Children are, however, upon presentation of persistent gender dysphoria, allowed to delay their puberty through medication, until such time as they can make an informed decision. Such treatment has no irreversable effects - if the child changes their mind, the treatment can be stopped, and puberty will commence as in a normal child.
However, while gender dysphoria is often temporary in young (pre-pubertal) children, once it persists into early puberty (when such treatment is generally started), it is extraordinarily rare for a child to “revert”, regardless of whether they receive any form of treatment. If the condition persists until they’re around 14 to 15 years old, such reversal is virtually nonexistent. For that reason, combined with the fact that they will at that age be considered competent to give informed consent, hormone replacement therapy can be started to induce the puberty that fits their gender. This is tremendously helpful; since they will never have virilized (or feminized, in the case of trans men), their lives will be as close to “normal” as possible.
As for surgery, the lower age limit internationally is 18 years. Excemption from this is virtually never given - I’ve heard of one case internationally, where the circumstances were extraordinary. Giving such an excemption from the international guidelines could cost a surgeon (and the therapists who greenlight the surgery) their license if the decision is not watertight, so in practice, it is not an option.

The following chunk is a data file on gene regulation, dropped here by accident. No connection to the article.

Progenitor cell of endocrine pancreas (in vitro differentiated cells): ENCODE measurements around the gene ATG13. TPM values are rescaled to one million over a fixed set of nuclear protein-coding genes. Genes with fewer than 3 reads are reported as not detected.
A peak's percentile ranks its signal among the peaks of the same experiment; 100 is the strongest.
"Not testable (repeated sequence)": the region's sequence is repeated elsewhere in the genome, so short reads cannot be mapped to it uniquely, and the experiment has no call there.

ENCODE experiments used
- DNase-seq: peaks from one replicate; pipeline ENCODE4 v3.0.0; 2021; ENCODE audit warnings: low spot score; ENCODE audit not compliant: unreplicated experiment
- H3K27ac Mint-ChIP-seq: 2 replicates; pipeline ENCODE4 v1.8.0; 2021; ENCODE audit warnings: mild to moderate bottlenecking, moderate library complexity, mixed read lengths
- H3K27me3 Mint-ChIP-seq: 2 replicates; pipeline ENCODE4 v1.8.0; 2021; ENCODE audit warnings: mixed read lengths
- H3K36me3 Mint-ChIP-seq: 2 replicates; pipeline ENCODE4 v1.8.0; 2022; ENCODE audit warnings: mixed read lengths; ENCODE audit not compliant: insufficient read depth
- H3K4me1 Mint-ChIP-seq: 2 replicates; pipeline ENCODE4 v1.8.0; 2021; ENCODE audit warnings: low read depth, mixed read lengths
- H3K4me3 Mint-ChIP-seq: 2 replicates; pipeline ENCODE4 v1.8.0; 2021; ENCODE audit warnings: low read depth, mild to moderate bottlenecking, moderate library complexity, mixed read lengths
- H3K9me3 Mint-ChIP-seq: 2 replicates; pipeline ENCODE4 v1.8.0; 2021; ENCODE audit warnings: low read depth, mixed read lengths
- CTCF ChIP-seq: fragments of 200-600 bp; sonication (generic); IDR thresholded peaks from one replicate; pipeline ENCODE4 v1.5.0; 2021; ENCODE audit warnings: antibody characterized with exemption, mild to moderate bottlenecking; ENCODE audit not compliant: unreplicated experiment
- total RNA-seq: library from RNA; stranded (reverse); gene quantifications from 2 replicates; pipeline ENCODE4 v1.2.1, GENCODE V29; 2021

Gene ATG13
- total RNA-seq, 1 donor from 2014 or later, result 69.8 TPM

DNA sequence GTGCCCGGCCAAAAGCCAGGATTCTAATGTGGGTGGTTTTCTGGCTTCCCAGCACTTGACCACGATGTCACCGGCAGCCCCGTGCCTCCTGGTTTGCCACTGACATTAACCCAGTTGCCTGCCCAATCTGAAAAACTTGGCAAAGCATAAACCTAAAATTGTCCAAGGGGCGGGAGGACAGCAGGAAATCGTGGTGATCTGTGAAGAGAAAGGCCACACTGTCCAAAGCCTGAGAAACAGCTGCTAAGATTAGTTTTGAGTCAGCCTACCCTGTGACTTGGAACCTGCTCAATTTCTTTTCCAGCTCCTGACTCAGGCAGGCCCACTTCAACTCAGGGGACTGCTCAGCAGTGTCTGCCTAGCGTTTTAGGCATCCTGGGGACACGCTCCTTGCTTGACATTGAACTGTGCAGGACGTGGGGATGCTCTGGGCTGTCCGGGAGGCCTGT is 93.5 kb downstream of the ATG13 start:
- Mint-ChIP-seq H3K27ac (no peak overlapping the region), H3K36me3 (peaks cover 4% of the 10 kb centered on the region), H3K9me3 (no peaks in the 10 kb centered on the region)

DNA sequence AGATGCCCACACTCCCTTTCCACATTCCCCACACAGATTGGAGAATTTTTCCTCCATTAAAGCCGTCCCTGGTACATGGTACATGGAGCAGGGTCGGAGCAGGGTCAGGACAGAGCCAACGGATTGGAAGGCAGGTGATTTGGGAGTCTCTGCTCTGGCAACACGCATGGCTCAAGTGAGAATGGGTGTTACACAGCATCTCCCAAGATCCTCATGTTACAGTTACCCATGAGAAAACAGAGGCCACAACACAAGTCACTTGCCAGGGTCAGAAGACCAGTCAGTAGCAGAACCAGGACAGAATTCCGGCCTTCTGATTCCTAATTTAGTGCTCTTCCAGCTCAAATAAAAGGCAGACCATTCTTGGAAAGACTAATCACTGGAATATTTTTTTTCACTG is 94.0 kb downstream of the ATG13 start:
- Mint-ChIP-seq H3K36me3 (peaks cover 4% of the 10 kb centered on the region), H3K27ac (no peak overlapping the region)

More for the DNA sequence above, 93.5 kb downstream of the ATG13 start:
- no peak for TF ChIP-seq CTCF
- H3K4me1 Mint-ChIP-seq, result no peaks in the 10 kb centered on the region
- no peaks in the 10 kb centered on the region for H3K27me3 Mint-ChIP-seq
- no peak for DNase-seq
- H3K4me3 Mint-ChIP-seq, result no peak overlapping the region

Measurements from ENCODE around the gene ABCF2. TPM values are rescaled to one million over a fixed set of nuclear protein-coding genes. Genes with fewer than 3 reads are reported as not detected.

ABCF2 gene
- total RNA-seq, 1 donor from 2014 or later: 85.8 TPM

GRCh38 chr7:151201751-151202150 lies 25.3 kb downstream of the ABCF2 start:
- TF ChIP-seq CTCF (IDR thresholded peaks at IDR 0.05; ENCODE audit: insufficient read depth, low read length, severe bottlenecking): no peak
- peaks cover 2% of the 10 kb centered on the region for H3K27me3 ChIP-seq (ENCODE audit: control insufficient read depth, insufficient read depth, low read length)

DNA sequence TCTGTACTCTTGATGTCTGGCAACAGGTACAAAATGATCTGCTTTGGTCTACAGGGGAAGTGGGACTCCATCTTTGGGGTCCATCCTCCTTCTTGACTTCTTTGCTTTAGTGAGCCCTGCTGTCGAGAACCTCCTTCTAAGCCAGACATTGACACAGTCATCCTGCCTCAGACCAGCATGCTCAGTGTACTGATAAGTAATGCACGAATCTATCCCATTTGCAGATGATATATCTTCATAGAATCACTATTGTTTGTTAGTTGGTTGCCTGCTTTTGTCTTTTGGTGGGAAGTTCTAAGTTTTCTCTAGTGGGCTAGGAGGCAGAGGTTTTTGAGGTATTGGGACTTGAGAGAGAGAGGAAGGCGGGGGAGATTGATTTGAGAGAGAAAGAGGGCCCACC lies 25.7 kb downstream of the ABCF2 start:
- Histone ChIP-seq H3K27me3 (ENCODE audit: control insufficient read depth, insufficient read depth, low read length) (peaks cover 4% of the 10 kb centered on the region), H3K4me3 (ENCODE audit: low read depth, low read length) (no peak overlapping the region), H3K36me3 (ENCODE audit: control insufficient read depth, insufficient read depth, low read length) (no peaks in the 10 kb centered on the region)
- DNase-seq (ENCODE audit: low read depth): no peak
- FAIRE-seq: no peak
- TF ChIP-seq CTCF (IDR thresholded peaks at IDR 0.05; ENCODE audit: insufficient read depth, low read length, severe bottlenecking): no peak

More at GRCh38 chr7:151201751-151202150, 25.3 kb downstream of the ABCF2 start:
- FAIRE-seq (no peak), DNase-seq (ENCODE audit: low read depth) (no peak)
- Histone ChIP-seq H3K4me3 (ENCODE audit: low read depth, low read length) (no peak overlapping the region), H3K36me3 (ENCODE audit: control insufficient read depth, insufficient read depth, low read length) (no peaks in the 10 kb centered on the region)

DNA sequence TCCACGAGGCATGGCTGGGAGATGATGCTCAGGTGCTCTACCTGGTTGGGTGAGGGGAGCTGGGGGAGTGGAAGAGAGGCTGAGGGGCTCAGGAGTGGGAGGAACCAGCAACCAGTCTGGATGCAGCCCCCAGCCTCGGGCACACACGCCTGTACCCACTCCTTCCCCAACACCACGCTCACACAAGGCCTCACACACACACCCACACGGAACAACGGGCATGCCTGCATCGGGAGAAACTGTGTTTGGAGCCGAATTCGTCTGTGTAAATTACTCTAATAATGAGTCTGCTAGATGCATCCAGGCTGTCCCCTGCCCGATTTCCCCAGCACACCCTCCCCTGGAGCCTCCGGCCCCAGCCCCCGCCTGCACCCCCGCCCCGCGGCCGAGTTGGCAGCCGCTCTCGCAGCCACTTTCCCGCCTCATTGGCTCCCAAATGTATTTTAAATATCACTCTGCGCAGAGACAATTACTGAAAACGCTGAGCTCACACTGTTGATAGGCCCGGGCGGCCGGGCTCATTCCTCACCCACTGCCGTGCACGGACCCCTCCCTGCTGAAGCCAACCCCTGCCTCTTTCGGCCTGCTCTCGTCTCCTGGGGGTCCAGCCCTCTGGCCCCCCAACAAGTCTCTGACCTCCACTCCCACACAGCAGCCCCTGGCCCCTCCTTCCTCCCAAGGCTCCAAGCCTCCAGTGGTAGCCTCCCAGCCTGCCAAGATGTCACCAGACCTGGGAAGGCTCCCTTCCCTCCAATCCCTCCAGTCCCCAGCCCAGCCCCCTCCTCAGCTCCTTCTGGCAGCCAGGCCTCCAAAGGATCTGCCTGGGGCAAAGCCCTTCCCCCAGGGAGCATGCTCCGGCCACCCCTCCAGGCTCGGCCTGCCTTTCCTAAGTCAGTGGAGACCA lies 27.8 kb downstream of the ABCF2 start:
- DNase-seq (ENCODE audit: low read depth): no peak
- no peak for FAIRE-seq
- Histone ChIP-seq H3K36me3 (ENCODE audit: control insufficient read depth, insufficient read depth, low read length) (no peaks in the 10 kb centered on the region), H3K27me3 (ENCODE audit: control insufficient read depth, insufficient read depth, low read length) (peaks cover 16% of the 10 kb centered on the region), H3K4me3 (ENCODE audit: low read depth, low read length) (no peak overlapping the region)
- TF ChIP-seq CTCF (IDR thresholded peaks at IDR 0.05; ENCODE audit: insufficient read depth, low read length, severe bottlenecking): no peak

Additionally, there is a requirement of having completed one year of hormone replacement therapy before being allowed genital surgery. As with the age limit, this requirement is virtually never deviated from, except in very few cases where a patient may not be a candidate for hormone therapy for medical reasons, but still would benefit psychologically from surgery. However, being a candidate for surgery and not for hormone therapy is incredibly rare - again, I’ve heard of one case internationally.
I hope this helped - basically, if you see reports of a child who has transitioned, they have not received any form of surgery. If under the age of 14 (though generally 15 or 16), they have not received hormones, but may have been allowed to delay their puberty, depending on where they live.
And in the case of an eight years old, even puberty blockers would be meaningless, since they would not have any effect. Such medication is generally started around age 12 (or later, depending on circumstances). So to conclude, this child will probably not have received any medical treatment except counseling at all.